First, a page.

Sunday, 13 November 2016


“How ya doing?”

“Mighty. And you?”

“Good thanks. Bit tricky this, but your mate with the northern accent, the lad we were drinking coffee with outside Pura Vida? I’ve known him for years. We’ll often stop and chat. Thing is, I’m not sure of his name.”

As my friend stares at me over the table I’m not sure if I’m about to be reprimanded or helped out. How could I possibly be so shallow as to say I know someone, when I haven’t a clue what they’re called?

His mouth drops open, his eyes stare at the table as a gathering red flushes up from his chin to the crown of his head.

“Jeeze Charlie. Now that you mention it, I’m not sure myself. I think he’s married to the sister of that Dave from the market, because it’s his brother I was talking to. Not the brother from Letterfrack, he’s not been around, the other fella, the one who married the Yank and moved over there and came back after the crash, he’s working in Thermo King now I think, and …”

As he rambles I find myself forgetting who it was I was asking about in the first place and no longer caring in the slightest. Over the last couple of decades I’ve become used to this.

U2 sang about the land where streets have no names, but the truth is that sometimes in Galway City, people don’t need them either.

Even though this city has changed in many ways since I moved here in 1992, all the things I first loved about it remain almost intact, so I was saddened to hear Whispering Blue and Soldier Boy, both raised here, agree that the place had lost what made it special.

They felt that the place had grown too big, lost its intimacy and spontaneity.

Whenever I walk around Galway City streets with one of my local mates I’m still to this day astonished at the number of people they know. I’m a Londoner and over there bumping into people you know is a rare and special event.

To me this buzzing upcoming European Capital of Culture is still also a provincial county town, with an extraordinary smile on its face and a spring in its step. 

Home to dreamers, scribblers, dancers and software designers, you’ll know many people in Galway, just not necessarily by name.

This city of 14 tribes has many more now. Scores of Brit blow-ins like me; Europeans availing of free movement; 20,000 students and a welcome tide of others from further afield. Also, let’s not forget those poor souls lost in the limbo of Direct Provision. It’s easy to ignore them. Many of us do, but they live here too.

Many wonderful tribes from all over the world on this western seaboard, colliding with local culture, wondering what on earth everyone is talking about. 

If you are one of the many thousands recently arrived in this wonderful patch of the planet, allow me to share the following snippets of advice, gleaned from 24 years of simultaneously sticking out and blending in.

Despite what they tell you, never ask anyone if there’s any craic. Nothing, and I mean absolutely nothing will plunge a conversation into silence, a room into panic, a mood from light into darkness than somebody asking if there’s any craic.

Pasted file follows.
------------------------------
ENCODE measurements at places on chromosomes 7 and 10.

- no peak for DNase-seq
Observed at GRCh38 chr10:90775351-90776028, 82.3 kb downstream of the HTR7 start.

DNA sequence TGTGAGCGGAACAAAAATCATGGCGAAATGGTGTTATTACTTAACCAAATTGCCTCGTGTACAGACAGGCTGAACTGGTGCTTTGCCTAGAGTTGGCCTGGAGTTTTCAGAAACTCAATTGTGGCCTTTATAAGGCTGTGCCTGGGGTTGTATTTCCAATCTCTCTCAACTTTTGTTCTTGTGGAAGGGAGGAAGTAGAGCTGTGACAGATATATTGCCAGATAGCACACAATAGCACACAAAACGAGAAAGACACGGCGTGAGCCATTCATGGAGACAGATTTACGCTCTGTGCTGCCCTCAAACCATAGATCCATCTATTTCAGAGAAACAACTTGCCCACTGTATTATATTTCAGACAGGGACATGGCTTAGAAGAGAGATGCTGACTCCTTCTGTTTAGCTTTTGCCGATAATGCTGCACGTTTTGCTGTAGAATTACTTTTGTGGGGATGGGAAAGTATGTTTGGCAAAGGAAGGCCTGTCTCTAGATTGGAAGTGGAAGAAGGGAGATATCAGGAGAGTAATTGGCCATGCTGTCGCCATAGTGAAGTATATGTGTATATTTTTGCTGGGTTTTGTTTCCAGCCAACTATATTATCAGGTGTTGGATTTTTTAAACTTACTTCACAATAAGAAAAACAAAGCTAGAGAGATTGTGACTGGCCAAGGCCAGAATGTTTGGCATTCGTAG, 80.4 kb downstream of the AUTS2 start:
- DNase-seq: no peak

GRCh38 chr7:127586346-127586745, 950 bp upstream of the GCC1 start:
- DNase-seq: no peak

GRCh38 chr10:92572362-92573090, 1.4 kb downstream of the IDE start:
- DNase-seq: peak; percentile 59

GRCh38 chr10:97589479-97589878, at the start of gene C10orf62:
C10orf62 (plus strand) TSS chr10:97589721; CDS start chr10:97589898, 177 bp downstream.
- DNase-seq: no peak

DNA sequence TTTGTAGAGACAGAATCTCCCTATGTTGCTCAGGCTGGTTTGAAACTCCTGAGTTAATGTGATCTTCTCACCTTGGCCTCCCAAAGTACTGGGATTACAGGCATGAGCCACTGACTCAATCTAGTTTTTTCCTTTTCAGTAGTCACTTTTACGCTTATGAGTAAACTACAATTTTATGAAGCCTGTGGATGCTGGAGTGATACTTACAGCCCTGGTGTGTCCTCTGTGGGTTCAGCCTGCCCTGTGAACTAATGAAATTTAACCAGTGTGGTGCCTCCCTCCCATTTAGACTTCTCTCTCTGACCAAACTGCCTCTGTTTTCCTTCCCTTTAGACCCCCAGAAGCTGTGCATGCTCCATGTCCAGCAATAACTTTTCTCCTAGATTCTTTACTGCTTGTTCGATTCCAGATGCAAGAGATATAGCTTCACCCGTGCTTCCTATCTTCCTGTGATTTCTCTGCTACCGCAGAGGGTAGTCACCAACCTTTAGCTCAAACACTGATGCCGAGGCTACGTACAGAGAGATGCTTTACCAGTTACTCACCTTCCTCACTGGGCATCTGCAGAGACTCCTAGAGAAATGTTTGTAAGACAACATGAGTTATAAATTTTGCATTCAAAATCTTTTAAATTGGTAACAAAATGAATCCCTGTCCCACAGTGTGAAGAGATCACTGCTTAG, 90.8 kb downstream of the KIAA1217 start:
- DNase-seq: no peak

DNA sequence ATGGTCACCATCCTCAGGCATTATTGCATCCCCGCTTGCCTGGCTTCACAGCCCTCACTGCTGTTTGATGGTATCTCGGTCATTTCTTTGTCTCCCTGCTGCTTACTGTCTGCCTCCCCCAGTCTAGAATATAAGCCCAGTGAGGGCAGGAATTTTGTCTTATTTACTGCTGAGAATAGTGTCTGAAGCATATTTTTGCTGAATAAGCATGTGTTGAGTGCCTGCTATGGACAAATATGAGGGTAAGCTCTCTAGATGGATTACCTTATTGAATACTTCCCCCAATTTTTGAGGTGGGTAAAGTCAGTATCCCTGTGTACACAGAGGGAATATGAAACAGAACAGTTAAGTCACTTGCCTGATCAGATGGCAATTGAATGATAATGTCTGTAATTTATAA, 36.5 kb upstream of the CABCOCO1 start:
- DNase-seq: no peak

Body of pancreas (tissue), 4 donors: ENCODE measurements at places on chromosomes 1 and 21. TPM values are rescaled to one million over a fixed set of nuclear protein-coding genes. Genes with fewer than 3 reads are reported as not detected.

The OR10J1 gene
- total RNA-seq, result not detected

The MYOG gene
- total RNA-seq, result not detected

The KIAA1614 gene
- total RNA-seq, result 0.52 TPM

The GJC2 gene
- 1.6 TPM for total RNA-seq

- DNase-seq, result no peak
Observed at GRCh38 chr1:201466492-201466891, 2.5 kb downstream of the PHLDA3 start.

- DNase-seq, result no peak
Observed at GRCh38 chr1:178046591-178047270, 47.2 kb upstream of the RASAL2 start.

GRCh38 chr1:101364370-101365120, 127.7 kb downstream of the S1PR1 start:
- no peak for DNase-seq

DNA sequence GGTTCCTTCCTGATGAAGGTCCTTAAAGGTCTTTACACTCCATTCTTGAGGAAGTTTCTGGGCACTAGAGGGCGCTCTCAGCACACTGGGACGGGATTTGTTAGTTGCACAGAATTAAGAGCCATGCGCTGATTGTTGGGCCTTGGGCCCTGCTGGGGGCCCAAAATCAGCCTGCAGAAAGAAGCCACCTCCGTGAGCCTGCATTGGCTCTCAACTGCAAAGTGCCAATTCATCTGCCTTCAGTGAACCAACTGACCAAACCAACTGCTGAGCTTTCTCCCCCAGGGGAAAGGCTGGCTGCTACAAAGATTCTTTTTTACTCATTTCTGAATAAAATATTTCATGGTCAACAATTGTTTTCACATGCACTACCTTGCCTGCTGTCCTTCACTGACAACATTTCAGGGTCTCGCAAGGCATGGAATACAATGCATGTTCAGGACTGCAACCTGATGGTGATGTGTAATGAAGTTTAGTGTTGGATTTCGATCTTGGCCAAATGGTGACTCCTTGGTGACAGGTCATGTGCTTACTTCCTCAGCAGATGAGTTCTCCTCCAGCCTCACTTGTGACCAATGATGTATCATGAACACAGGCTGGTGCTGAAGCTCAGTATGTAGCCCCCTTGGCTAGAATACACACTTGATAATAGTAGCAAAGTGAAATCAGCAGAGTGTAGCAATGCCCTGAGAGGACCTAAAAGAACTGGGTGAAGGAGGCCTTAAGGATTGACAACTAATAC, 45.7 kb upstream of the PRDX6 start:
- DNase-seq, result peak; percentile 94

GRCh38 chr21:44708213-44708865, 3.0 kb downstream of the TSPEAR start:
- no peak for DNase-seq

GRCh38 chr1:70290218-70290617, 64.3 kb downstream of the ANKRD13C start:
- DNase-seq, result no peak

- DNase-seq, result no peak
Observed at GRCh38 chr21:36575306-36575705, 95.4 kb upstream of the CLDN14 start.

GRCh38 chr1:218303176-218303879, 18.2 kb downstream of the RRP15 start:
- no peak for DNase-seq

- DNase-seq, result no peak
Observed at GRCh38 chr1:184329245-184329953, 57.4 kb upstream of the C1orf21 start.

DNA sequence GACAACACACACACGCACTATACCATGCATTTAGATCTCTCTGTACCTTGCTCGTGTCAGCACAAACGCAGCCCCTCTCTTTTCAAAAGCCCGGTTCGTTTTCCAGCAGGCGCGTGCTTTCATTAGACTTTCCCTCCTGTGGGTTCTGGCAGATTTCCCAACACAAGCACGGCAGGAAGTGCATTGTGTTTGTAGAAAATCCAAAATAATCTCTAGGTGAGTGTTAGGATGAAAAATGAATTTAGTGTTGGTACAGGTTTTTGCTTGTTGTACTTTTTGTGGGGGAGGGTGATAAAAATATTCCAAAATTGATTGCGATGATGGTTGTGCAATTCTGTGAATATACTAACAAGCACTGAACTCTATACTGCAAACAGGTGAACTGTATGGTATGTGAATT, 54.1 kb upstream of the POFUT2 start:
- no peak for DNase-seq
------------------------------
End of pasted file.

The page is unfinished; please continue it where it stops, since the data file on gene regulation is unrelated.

Unless there’s been a very recent death in the community, the air will hang heavy until someone starts talking about sport or a new dress on sale in Monsoon or, thank the Lord for its ubiquity and neutrality: the weather.

As a na├»ve new Galwegian you will at some point inevitably find yourself trapped by a local, who is convinced that you know somebody that you don’t.

You need to be prepared. There’s more than a little bit of Mrs. Doyle about it all, but instead of a cup of tea being forced upon you, the other person cannot rest easy until you either admit that you absolutely definitely don’t know the person never have never will now please step away from my face, or simply lie and say oh yeh, him? I know the fella.

If for you, as it was for me, you find neither of these options attractive, because you don’t want to upset someone and you don’t like telling porky pies, then learn this my friend, and use it freely:

“I’d know him to see him.”

Works a treat every time. The Galwegian who was for obscure reasons obsessed with you knowing this absolute stranger will breathe out, nod, smile and like a humpback whale across hundreds of miles of ocean, return the call:

“Ah you would! You’d know him to see him.”

After this blissful exchange life will immediately return to normal, whatever that might be in Galway.

Just room for one more quick-pick of idiomatic signposting. Even though the Irish are fascinated by death, preferring a good funeral to a bad wedding any day, they don’t mean someone’s died when they describe them as ‘up above.’

‘Up above’ can mean they’re still at home with Ma in Shantalla or taking a few months rehab in the cottage in Roundstone. I know from experience that this tiny bit of knowledge can save a whole heap of tragic confusion.

Only locals truly know how much this place has changed, but for me, never mind the streets, until the day comes when we need to know our friends’ names, there’s hope for Galway City.

©Charlie Adley


Unknown said...

ha Charlie dont know what "yermans" name is, but know Mrs Doyle she lived two doors up from me. Ya that Mrs Doyle.!

Charlie Adley said...

Yer man Herman the German? Or Mrs Doyle from over the Foyle?